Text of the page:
You’ll get absolutely no argument from me about that!
There are some objects known to be in orbit around the Sun that are not in the ecliptic; and of course the ecliptic itself is pretty wide, and gets wider the further out one goes.
Here’s a blogger page that has a couple of nice pics relevant to this.
The Kuiper Belt, which is not yet known per se, merely hypothesized, yet there are asteroids that are associated with the KB:
And the Oort Cloud, which has never been seen, and for that matter may not exist (it was hypothesized to solve some problems in the math of the nebular model of the formation of the Solar System). This pic shows the known planets on one scale, shows our inner Solar System on another scale, shows the planets and Kuiper belt on yet another scale, then points to the location of that inside the Oort Cloud on still another scale.
It’s even worse than that. :’)
Something like it:
This will not be the first search of the sky for small comets with a ground-based telescope. About 10 years ago Clayne Yeates, a scientist at the Jet Propulsion Laboratory in Pasadena, California designed a very clever way of detecting the small comets with the Spacewatch Telescope of the University of Arizona. His method relied upon passage of small comets by the Earth in an organized stream as inferred from the motions of atmospheric holes observed with Dynamics Explorer 1. Clayne, like so many other scientists in the 1980s, did not believe that the small comets existed. His technique to detect these small, dark, fast objects is shown in Figure 28 [left]. Telescopes are traditionally pointed so that they are staring at the stars. In order to see the small comets Clayne used the telescope in a "skeet shooting" manner. In other words, the telescope's pointing was moved in such a way as to keep the small comets in the sights of the telescope for a sufficiently long time that they would be recorded in the images.Here is a link (from 1988) to his feat of using a moving field of view: Science Frontiers Online, No. 58, July-August, 1988.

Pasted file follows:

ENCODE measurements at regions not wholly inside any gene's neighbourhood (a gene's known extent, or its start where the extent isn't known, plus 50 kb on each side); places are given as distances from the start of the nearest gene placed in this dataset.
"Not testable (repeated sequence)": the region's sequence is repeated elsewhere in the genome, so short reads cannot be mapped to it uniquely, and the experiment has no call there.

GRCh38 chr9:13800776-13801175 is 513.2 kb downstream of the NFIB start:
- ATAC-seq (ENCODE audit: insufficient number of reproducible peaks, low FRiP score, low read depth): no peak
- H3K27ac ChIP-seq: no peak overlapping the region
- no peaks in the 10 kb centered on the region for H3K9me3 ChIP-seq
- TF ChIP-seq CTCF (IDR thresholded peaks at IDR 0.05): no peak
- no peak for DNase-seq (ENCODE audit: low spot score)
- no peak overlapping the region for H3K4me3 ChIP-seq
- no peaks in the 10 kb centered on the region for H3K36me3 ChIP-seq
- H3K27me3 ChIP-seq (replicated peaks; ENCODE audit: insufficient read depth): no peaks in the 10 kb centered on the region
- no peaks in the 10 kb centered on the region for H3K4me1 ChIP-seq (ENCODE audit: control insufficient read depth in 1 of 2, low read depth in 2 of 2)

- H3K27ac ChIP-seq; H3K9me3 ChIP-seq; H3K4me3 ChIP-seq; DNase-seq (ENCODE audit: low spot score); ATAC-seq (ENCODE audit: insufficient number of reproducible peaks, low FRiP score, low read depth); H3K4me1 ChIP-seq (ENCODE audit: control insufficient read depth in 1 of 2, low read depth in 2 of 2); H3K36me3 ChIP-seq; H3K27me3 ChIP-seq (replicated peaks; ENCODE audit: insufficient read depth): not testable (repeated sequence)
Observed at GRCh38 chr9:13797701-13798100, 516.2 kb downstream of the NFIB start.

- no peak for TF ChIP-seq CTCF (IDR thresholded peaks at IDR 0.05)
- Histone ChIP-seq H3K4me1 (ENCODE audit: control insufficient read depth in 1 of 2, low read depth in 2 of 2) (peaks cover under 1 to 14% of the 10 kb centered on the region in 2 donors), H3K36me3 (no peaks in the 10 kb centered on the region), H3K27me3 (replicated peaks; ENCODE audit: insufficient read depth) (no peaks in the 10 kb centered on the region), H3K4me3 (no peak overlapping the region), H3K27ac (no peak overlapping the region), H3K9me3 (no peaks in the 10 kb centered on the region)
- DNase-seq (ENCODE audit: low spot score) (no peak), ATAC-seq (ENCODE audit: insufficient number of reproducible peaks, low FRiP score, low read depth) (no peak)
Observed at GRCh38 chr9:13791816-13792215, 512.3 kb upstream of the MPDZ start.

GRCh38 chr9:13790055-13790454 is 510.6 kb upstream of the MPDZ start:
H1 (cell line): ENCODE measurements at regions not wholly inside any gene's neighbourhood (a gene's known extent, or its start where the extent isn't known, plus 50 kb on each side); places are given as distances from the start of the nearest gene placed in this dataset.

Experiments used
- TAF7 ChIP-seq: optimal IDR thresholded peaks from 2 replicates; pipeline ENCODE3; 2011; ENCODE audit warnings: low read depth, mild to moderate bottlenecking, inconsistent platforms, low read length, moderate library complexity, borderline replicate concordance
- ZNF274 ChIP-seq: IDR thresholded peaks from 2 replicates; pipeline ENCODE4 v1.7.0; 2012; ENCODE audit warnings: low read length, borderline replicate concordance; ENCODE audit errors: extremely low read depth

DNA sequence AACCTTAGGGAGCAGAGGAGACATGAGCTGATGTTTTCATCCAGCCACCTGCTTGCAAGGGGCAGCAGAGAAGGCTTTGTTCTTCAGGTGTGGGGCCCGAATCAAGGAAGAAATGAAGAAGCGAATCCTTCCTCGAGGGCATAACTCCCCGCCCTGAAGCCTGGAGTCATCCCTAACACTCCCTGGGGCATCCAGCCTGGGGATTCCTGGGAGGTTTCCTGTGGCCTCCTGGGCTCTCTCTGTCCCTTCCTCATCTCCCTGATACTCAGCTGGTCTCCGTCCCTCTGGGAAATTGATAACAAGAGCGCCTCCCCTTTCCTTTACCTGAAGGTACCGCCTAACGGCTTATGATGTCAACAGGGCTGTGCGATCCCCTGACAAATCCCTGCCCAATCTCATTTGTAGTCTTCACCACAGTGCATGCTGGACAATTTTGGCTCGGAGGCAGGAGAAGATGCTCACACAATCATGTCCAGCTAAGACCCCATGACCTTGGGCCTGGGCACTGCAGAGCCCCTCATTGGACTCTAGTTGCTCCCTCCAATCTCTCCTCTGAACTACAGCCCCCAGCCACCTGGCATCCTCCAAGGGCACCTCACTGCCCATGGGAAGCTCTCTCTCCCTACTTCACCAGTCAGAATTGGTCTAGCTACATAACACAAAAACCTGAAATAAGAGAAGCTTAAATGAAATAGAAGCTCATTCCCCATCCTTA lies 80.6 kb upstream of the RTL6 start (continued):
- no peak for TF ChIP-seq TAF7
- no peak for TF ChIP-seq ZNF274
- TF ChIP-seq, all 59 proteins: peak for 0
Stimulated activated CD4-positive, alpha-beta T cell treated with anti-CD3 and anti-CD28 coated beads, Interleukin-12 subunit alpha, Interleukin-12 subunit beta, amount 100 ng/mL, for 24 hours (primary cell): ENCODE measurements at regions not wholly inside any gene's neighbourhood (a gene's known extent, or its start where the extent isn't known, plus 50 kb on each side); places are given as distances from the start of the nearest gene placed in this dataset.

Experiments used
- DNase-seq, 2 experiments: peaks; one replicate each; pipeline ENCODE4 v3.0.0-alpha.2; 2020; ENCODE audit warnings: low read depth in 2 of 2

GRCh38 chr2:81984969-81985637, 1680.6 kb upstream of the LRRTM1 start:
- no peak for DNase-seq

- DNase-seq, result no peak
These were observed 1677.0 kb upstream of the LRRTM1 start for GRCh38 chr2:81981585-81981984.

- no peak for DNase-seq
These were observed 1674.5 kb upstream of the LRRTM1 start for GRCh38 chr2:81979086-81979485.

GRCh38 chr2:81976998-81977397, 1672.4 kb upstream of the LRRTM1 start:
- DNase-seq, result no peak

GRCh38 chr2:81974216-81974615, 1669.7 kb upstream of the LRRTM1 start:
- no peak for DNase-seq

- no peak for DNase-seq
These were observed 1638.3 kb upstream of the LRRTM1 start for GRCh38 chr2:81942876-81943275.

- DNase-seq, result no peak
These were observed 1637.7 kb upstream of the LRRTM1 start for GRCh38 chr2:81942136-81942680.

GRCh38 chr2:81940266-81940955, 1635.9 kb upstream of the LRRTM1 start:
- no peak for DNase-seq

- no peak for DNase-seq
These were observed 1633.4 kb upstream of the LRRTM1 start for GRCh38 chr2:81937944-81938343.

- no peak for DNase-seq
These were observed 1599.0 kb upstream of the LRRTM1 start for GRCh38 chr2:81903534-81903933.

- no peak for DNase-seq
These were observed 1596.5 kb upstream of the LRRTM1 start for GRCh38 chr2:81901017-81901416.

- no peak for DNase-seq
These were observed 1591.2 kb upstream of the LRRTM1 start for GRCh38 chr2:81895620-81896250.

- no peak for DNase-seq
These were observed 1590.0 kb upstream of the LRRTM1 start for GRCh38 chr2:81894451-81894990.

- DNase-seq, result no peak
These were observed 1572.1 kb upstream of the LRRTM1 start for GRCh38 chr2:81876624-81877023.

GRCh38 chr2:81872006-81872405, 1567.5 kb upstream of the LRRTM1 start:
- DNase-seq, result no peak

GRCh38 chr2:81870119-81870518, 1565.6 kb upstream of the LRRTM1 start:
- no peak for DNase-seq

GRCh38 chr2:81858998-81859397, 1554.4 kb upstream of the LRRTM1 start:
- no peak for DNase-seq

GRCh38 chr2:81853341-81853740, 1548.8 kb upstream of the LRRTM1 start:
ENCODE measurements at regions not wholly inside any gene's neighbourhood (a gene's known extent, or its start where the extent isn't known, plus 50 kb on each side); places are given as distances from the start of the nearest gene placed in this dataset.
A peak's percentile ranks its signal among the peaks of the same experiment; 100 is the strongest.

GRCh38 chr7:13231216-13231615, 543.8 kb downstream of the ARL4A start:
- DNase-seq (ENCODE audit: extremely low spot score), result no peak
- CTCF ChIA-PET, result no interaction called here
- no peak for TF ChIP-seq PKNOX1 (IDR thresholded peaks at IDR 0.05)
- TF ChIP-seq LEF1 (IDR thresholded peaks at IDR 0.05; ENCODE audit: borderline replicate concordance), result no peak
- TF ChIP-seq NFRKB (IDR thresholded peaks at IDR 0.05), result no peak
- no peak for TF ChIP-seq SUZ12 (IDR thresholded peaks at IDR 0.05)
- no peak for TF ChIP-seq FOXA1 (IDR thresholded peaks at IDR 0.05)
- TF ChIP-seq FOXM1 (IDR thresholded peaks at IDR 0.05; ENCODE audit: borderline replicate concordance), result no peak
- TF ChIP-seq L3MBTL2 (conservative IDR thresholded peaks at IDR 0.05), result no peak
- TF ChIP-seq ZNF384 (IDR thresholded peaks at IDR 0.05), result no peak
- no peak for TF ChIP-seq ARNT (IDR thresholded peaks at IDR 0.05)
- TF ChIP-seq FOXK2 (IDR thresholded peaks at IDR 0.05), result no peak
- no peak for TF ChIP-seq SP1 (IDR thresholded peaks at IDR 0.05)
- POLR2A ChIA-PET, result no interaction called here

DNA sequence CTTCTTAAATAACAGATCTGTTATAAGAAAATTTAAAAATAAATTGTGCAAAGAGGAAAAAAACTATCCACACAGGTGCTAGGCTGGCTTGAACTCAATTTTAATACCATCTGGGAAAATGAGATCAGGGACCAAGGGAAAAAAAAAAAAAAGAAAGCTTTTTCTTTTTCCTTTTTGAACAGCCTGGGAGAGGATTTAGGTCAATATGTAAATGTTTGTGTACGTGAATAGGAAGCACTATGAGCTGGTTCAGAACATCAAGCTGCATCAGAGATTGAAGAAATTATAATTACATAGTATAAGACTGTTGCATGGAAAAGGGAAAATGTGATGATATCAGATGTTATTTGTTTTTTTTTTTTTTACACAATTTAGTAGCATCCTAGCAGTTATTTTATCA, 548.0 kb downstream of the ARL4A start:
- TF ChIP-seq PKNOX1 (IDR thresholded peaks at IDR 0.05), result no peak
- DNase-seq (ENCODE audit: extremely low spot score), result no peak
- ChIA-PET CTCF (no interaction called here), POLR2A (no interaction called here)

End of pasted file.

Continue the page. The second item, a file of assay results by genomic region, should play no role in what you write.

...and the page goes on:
To Clayne's surprise he in fact did find the small comets in his images and in numbers that were predicted from the observations of atmospheric holes. The small comets were clearly detected in the images. Astronomers insisted that the comets should be detected in two consecutive photographs. Clayne returned to the telescope and gained these pairs of images of each small comet. Astronomers returned with the ridiculous demand that they now needed three images. The small comets were there and the astronomers of the Spacewatch Telescope could only offer the now familiar "camera noise" as a defense. Because of his untimely death Clayne was not able to continue his brilliant applications of ground-based telescopes in the pursuit of small comets.
"Using a telescope with a moving field of view -- a difficult technique that required a year of preliminary calculations to plan -- physicist Clayne Yeates has found and photographed what seems to be a population of fastmoving objects near earth that range between 8 and 16 feet in size. These previously undetected bodies match Frank's predictions concerning the speed, direction and number of pro posed comets flying by earth, says Yeates, a scientist at the Jet Propulsion Laboratory in Pasadena, Calif. "Another link here on the subject of optical telescope evidence of small comets.
Yeah, funny how that works, eh?
I’m surprised the AAAS didn’t have one of their Stalin-style show trials for Louis Frank et al — but then again, Carl Sagan’s dead, so those may have gone out of style.
...and I feel fine!